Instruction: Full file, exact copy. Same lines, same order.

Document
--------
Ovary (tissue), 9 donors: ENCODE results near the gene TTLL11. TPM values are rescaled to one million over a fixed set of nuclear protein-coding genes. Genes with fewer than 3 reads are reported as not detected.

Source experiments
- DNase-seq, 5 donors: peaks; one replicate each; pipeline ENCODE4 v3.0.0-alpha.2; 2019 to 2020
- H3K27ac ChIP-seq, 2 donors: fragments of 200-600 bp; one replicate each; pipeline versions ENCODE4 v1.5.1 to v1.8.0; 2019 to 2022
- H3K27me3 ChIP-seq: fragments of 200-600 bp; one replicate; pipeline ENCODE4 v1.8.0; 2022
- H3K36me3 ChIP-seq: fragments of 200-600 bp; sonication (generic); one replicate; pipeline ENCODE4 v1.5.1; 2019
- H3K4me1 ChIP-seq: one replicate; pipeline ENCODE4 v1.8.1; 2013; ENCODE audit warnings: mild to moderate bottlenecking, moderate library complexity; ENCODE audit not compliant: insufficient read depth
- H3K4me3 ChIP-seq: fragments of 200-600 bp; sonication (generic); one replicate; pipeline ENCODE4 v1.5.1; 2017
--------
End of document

Ovary (tissue), 9 donors: ENCODE results near the gene TTLL11. TPM values are rescaled to one million over a fixed set of nuclear protein-coding genes. Genes with fewer than 3 reads are reported as not detected.

Source experiments
- DNase-seq, 5 donors: peaks; one replicate each; pipeline ENCODE4 v3.0.0-alpha.2; 2019 to 2020
- H3K27ac ChIP-seq, 2 donors: fragments of 200-600 bp; one replicate each; pipeline versions ENCODE4 v1.5.1 to v1.8.0; 2019 to 2022
- H3K27me3 ChIP-seq: fragments of 200-600 bp; one replicate; pipeline ENCODE4 v1.8.0; 2022
- H3K36me3 ChIP-seq: fragments of 200-600 bp; sonication (generic); one replicate; pipeline ENCODE4 v1.5.1; 2019
- H3K4me1 ChIP-seq: one replicate; pipeline ENCODE4 v1.8.1; 2013; ENCODE audit warnings: mild to moderate bottlenecking, moderate library complexity; ENCODE audit not compliant: insufficient read depth
- H3K4me3 ChIP-seq: fragments of 200-600 bp; sonication (generic); one replicate; pipeline ENCODE4 v1.5.1; 2017